Russian Wheat Export Prices Decreased in Line With International Standards
- 09-Dec-2022 3:32 PM
- Journalist: Francis Stokes
Russia: During the first week of December 2022, Russian Wheat export prices slightly decreased in response to a drop in product prices in Chicago and Paris, which was supported by a record harvest in Russia and active supply from the Black Sea. Prices for Russian Wheat with a 13% protein content that is supplied from Black Sea ports were $315.5 per tonne Free on Board (FOB) as of the first week of December, down $2.5 from the last week of November 2022, according to the IKAR agriculture consultant. With 1 million tonnes of grain sent last week, Russia continues to export Wheat at a comparatively rapid rate for this time of year. The price of Wheat for immediate delivery decreased from the previous price by almost $1 to $315-319 per tonne. There is demand in the market, but Russian Wheat seems to keep winning the main export business, further supporting the decrease in the export price of the product.
For the state stockpile during the current July-June season, the Russian agricultural ministry has already purchased 2 million tonnes of grain from the domestic market. Up to 3 million tonnes are anticipated to be purchased by the government this year. According to the domestic consultancy, farmers have planted winter cereals on 18 million hectares, down from 19 million hectares at the same time last year. According to Sovecon, the weather in Russia's Volga and central regions is still favorable for growing winter Wheat, while it is dryer than usual in the country's important Wheat-growing south.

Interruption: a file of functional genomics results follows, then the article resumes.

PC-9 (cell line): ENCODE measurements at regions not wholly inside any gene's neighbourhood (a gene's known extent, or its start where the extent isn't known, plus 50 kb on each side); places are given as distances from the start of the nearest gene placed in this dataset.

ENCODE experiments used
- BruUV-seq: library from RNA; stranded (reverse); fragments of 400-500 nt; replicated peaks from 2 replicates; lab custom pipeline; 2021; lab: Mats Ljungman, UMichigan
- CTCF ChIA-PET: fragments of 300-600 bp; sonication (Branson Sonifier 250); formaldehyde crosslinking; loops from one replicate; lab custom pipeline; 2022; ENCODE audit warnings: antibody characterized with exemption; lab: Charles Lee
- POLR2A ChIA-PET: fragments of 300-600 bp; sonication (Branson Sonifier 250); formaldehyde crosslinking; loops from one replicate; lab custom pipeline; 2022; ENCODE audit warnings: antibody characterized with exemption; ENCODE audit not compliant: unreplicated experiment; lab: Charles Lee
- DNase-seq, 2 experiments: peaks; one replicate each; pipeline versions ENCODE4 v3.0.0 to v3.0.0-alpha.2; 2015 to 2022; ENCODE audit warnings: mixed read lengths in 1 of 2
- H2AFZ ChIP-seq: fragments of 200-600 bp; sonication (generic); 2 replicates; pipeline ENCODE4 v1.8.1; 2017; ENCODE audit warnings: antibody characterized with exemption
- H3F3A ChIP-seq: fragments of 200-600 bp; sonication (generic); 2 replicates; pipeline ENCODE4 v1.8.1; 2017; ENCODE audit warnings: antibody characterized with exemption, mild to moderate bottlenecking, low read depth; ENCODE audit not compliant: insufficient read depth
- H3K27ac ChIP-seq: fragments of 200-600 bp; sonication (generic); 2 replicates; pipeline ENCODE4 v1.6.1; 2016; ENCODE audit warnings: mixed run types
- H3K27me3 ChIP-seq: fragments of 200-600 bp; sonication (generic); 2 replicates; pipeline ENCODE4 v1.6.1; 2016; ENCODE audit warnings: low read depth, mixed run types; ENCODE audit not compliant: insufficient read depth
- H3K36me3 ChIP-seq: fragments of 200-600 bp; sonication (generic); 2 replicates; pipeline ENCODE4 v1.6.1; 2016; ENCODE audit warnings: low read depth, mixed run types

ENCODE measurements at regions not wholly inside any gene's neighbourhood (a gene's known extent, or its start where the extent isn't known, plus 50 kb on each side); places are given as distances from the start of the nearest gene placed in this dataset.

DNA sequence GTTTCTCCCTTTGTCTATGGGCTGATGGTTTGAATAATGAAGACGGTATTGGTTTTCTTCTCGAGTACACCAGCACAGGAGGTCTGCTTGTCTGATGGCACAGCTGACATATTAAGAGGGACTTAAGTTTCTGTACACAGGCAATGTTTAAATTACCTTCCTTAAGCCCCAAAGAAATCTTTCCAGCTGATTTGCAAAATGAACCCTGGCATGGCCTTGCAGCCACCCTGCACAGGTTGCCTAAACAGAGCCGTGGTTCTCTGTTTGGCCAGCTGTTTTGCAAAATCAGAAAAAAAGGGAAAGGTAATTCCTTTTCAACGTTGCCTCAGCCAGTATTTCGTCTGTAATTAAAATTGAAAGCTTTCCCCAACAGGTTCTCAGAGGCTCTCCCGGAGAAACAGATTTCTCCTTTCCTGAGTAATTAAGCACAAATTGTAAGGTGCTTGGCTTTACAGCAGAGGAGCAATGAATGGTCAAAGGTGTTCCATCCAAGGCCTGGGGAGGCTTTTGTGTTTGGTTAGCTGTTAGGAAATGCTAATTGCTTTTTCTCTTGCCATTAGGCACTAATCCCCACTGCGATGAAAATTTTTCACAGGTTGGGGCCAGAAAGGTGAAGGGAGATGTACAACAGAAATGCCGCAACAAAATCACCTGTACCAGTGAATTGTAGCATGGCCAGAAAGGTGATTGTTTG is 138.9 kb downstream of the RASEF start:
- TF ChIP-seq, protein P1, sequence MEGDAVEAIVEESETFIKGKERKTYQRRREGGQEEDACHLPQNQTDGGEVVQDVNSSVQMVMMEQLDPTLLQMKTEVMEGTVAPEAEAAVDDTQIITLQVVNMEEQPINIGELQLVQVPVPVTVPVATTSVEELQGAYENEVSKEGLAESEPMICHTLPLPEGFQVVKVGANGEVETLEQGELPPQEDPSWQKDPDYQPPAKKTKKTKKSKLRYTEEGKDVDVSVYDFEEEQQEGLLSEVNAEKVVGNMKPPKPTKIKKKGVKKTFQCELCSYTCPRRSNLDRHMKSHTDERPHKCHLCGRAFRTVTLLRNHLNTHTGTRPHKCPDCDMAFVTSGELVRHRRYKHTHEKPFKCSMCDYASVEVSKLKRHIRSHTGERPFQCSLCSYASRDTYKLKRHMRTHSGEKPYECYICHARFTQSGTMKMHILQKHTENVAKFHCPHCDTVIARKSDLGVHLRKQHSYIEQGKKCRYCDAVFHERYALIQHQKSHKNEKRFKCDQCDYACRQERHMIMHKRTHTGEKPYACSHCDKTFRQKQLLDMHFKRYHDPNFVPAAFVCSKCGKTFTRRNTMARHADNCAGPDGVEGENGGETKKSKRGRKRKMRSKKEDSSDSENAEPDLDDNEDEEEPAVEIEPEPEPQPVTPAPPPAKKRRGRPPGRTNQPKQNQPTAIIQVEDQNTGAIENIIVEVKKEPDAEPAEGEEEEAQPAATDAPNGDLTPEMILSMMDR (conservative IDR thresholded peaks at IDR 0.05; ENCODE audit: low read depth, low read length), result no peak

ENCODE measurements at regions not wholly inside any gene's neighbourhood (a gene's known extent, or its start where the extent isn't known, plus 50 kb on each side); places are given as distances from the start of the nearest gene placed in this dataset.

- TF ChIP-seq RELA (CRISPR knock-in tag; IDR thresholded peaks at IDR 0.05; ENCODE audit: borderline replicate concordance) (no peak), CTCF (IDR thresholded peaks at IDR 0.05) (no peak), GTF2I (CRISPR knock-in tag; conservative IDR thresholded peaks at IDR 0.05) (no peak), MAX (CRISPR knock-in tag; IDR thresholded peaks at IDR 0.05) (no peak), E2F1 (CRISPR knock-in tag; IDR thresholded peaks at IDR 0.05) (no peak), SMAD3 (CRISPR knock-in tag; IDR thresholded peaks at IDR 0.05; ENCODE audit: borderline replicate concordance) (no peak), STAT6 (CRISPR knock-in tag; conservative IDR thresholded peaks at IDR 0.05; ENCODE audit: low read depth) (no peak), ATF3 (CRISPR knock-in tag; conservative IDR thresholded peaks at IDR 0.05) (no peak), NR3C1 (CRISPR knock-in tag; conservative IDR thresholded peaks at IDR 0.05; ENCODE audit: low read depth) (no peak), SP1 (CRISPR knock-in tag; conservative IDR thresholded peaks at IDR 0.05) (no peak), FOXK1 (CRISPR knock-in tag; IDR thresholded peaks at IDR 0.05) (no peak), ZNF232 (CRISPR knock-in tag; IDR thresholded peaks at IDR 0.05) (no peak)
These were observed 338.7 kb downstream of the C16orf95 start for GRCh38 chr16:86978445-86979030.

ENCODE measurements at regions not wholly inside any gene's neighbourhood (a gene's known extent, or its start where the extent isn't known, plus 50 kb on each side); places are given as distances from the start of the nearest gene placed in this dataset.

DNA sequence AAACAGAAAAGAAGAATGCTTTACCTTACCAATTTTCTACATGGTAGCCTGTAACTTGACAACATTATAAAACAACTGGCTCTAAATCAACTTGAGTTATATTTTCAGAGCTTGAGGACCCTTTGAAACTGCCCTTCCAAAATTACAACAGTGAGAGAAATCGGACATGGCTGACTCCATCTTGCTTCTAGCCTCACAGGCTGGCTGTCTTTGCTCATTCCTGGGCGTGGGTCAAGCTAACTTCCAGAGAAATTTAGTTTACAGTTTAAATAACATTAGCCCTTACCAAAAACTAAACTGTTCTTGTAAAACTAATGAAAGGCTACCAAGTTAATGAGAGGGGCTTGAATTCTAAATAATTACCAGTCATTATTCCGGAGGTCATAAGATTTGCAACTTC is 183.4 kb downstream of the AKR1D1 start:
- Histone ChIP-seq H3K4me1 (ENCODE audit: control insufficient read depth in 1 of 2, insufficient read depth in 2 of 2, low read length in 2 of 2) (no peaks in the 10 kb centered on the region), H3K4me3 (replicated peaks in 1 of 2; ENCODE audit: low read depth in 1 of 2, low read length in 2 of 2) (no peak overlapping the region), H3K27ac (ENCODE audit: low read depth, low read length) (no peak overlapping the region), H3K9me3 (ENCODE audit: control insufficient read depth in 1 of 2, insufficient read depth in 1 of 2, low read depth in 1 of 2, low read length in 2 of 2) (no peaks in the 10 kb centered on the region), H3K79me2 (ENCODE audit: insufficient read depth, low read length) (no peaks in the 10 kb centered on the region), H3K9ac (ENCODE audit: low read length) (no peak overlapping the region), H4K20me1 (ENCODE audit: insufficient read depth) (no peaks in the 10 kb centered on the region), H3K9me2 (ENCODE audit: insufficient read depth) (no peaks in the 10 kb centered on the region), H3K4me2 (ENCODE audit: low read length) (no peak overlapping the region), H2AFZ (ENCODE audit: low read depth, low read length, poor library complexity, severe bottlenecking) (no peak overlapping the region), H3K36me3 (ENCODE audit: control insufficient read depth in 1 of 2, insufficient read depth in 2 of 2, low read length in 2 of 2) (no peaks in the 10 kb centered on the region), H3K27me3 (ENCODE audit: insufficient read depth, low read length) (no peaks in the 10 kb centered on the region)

According to the ChemAnalyst database, it is anticipated that lower domestic Wheat export prices in Russia, supported by higher-than-planned export shipments, will drive hopes for a reduction in rising food prices. As per the U.S. Department of Agriculture, Russian Wheat production will also increase by around 20% to a record level for the 2022-2023 marketing year. In contrast to the United States and Europe, where drought and heat waves limited output, Russia had strong harvests in the summer and fall.